Friday, May 27, 2011

Slow Beer

Hello everyone!

I wanted to announce that the Slow Food Beer Event is official! On Saturday June 11th, we'll be joining Brian Gilbert, Linfield professor and brewmaster, for an informative presentation about the art and science of brewing. Following the presentation, we'll be getting a tour of Heater Allen Brewery here in Mac with Rick Allen, and he'll be tasting Heater Allen beers afterward! Are you excited yet??

All the specifics are posted on the events calendar page... just click on the tab above! Please spread the word!

And to wet your appetite, check out this article in the latest edition of MIX magazine. If you haven't run into MIX before, it's a really great resource for those who imbibe, and would like to do so locally. Every month there are features about local beer, wine, spirits, and food that will give you great ideas for your next outing, or, in the case of this article, home (brewing) projects! Nate Query, bassist for the Portland based band the Decemberists, gives us the 101 of homebrewing, and makes it look easy and fun (which it is!).

If you have questions or want to RSVP for the SFYC Beer Event, contact Beth at

Hope to see you there!

Wednesday, May 18, 2011

Plans for Your Thursday Night?

Hi everyone!

Summer is poking its head out of the clouds today, and gosh does it feel good. Hopefully you all have a chance to enjoy the sunshine!

I wanted to remind you all about a great event happening right in downtown Mac this week. Katherine Cole, author of Voodoo Vinters, will be visiting Third Street Books tomorrow night along with five area wine makers. The discussion will center on biodynamic winegrowing in Oregon. I wrote about Cole’s book a couple of weeks ago now. You can find the original post and event details here.
This is sure to be a fun and informative event. So, if you don’t have plans tomorrow night, mosey on down to the bookstore! Event starts at 7 pm.


On a different note, I wanted to apologize for not writing a lot lately. Honestly, I have used up my stores of foodie book reading and (hopefully) clever commentary… so I’m spending a little time refueling. Here are a few things for you to look forward to on the blog in the coming weeks:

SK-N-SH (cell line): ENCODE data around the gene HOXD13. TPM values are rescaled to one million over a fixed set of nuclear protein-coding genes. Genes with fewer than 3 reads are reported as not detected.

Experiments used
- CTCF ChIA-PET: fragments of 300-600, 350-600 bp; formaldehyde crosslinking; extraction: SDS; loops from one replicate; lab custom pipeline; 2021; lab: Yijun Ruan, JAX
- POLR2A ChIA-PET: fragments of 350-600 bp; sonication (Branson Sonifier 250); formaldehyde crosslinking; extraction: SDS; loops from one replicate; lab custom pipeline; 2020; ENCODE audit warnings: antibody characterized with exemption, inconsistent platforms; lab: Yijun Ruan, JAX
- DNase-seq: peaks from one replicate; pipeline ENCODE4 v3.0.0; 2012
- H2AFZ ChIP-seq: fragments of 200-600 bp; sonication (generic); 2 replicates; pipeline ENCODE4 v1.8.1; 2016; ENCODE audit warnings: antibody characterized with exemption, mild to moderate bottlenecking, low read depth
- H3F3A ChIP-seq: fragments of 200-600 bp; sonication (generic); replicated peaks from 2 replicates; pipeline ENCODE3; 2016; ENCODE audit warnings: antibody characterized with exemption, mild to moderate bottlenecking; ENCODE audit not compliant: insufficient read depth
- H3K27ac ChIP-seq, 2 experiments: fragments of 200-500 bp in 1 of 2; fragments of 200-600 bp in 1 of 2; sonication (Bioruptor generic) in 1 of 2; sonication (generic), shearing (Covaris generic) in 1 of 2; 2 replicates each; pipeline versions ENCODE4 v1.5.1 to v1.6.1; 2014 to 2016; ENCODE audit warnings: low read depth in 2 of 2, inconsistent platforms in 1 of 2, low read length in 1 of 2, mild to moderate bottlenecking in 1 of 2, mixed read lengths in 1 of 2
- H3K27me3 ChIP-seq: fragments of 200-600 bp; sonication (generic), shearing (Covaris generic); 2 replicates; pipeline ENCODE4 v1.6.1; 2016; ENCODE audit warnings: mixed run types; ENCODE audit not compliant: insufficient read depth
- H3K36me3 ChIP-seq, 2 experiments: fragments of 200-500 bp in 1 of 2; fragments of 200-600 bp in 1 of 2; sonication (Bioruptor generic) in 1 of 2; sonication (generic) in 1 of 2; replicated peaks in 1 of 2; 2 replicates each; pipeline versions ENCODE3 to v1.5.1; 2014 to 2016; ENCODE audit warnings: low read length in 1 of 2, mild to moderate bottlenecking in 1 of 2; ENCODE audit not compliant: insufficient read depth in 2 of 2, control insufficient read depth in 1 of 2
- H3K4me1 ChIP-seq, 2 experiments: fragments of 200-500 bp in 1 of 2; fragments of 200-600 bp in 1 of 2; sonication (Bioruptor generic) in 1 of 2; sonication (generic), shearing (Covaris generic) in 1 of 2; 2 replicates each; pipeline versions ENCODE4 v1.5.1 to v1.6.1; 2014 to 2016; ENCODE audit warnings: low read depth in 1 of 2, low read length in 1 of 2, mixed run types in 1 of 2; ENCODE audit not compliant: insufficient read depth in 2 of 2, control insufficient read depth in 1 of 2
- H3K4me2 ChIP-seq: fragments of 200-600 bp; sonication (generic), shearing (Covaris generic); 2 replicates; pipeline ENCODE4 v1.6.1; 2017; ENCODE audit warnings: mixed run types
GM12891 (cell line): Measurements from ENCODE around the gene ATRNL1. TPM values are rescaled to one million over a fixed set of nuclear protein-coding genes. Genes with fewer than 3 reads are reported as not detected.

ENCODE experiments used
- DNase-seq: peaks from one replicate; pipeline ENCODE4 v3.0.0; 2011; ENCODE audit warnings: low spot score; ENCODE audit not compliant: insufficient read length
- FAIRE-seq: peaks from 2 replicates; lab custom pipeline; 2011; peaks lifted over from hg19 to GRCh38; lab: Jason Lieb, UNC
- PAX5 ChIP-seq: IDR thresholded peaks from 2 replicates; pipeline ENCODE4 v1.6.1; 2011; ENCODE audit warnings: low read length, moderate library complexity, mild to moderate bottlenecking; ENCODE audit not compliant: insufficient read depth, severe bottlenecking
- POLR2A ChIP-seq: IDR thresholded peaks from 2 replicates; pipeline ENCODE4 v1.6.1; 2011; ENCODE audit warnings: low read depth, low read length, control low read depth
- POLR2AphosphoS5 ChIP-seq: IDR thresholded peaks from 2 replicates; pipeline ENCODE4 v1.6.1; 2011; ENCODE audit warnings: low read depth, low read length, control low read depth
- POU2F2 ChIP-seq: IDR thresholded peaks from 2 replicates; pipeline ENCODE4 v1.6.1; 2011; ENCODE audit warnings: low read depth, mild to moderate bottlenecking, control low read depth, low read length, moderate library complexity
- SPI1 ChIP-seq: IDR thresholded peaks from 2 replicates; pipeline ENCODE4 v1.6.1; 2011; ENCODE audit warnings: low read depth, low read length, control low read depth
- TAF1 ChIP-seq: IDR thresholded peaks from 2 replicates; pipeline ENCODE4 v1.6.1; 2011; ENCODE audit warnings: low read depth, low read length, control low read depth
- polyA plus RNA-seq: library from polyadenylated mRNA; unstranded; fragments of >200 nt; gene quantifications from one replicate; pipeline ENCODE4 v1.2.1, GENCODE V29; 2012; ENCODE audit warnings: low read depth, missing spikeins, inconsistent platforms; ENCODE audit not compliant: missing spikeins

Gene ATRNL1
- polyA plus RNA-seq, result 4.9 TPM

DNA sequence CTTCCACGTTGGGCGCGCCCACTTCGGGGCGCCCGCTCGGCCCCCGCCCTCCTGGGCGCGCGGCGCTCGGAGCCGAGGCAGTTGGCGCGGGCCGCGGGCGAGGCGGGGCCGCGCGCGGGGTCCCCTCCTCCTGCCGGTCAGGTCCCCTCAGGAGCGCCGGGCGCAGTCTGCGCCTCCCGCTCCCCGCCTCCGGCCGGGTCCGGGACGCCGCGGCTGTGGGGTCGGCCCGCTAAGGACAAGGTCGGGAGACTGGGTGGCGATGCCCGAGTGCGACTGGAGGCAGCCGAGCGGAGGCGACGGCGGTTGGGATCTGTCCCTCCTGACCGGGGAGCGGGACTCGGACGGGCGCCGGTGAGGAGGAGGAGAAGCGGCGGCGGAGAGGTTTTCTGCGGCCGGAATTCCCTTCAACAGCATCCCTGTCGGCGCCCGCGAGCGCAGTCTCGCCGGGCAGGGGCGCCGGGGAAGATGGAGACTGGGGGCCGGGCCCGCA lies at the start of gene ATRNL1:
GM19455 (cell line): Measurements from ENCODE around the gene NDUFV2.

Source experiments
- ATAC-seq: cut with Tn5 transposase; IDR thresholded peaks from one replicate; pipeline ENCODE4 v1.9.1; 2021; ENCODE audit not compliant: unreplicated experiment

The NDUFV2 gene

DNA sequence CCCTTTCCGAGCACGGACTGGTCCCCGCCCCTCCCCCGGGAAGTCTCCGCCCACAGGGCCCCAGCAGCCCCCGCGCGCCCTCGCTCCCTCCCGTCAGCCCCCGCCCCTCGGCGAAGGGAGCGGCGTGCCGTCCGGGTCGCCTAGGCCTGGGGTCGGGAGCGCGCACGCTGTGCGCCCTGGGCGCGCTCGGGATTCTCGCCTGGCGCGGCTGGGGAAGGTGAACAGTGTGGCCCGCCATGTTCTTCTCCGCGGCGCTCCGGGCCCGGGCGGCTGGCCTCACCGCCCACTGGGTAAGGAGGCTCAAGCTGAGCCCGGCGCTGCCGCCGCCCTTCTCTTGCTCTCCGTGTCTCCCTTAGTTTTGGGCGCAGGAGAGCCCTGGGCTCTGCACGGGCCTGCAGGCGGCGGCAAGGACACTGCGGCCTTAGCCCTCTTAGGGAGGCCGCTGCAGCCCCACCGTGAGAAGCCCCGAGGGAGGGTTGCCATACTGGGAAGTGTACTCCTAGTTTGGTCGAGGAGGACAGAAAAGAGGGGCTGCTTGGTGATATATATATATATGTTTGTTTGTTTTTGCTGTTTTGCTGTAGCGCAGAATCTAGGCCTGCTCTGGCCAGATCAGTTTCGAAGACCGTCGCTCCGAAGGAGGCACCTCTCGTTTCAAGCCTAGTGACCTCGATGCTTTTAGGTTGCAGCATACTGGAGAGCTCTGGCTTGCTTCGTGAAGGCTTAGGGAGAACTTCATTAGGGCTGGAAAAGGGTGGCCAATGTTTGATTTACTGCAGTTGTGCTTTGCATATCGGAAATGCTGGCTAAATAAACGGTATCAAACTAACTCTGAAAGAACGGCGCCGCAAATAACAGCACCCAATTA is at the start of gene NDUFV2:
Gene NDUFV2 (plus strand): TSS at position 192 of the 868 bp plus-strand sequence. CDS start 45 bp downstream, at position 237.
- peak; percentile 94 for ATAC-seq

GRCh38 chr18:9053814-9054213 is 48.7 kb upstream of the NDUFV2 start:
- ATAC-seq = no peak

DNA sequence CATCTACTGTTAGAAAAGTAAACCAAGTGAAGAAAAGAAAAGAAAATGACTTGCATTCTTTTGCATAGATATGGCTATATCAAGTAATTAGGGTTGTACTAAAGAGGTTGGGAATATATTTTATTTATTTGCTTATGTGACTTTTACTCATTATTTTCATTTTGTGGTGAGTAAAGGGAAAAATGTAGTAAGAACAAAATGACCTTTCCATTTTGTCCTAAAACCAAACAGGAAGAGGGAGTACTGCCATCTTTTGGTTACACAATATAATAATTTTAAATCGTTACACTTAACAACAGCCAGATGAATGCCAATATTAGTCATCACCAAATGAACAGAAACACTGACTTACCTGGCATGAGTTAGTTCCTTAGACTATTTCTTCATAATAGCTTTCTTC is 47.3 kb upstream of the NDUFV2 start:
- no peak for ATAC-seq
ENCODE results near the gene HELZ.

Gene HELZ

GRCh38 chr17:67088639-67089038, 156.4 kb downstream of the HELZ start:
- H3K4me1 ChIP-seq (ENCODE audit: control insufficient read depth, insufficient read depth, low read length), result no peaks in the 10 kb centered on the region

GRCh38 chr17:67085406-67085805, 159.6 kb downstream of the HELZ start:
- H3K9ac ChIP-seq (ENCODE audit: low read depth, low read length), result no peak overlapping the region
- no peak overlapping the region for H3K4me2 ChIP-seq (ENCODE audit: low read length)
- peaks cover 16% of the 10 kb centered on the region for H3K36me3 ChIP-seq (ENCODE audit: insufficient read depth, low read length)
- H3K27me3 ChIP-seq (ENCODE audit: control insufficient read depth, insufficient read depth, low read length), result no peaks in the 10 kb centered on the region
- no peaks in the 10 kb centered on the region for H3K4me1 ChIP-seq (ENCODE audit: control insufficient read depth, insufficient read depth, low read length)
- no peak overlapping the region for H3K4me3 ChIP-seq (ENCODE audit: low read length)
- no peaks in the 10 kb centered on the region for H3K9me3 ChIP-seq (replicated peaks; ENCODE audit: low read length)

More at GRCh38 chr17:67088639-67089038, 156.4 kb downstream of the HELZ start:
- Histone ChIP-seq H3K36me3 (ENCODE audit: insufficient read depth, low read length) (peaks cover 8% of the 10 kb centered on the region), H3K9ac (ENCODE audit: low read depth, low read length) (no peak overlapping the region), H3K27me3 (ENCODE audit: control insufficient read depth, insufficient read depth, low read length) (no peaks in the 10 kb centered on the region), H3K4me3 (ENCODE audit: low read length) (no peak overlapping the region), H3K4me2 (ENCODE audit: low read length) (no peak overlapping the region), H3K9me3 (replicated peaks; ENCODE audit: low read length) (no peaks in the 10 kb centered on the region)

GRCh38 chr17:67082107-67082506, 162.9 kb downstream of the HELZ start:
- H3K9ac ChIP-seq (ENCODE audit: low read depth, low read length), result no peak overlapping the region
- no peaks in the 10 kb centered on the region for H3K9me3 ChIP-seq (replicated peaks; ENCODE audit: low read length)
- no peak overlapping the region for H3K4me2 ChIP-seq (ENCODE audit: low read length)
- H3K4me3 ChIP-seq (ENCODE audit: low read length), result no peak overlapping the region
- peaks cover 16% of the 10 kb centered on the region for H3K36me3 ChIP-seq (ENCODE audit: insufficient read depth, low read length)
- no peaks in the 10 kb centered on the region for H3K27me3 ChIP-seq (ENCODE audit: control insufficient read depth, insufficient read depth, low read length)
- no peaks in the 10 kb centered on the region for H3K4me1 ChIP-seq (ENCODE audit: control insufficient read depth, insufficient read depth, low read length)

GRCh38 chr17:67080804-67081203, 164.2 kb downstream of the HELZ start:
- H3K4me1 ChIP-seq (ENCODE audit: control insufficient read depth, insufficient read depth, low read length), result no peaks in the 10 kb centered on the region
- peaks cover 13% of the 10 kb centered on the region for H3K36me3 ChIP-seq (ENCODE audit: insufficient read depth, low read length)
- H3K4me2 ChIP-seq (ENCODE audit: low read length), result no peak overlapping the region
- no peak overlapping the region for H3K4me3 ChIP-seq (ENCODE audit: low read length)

More book reviews!
Currently on my reading shelf:

The Resilient Gardener, by Carol Deppe
The River Cottage Cookbook, by Hugh Fearnley-Whittingstall
Get Cooking, by Mollie Katzen
Plenty, by Alisa Smith and J.B. Mackinnon
and more!

Upcoming events!

The Art and Science of Brewing with SFYC
featuring Heater Allen Brewing, from right here in Mac!

The Coop Tour!

A July farm tour

SFYC’s 100 Mile Diet Experiment

Ongoing Blog Projects

“Fruit of the Month”
It’s getting close to fruit season in Oregon! Each month we’ll feature a fruit, offering recipes and sourcing ideas to help you take advantage of summertime bounty.

Beth and Erik’s 100 Mile Diet
Yep, Erik and I will be guinea pigs for you all! Our plan is to eat a 100 Mile Diet for the entire month of August. I’ll be blogging about it regularly, as we plan for, cook, and (hopefully) enjoy living on foods produced in a 100 Mile radius of McMinnville.

As always, I welcome your commentary and feedback. Leave a comment on a post and contribute to the conversation! Follow our blog on your Google account! Send the link to friends! And as always, let me know what you want to hear! I’m always looking for new blog topics and materials. If you find something or have an idea, feel free to leave it in the comments or send me an email:

Thanks! I hope you stay tuned!

Friday, May 13, 2011

Bring Your Boots! Come Out to the Farm!

Hi! So I thought I had posted this back on Wednesday... but apparently it didn't stick up here. Sorry for the late notice!!

Despite the fact that the spring weather can't seem to make up its mind, Slow Food is super excited about our first farm visit of the year! We'll be out at North Valley Farm in Yamhill, learning all about grassfed lamb and fiber.

The tour will get underway at 11:15 or so, followed by a potluck out in the field! Our lovely hosts are providing a delicious lamb dish to share, and we would love to see you out there! Bring your boots, perhaps your rain gear, a dish to share, and a smile!

Further details, directions, and contact information can all be found on our Events Calendar Page--just click on the tab above.


Friday, May 6, 2011

Next Weekend

Slow Food is hosting it's first farm tour of the season next weekend! We will be visiting North Valley Farm out in Yamhill. North Valley Farm specializes in heritage breed grassfed lamb as well as fleeces and yarn. You can read more about their farm at their website! Details of the event can be found on our events page (click on the tab above).

We're really excited to have the chance to learn about North Valley's unique enterprises! Please join us!

Have a good weekend, all.

Wednesday, May 4, 2011

A Cramp in My (Planting) Style

Hello all,

Well, the sun is here! (At least for a while.) My planting bug is definitely in high gear, and I thought I'd talk this week about some of the challenges I've faced with learning how to garden in town--in pots, on balconies, and in other places that kind of cramp my style.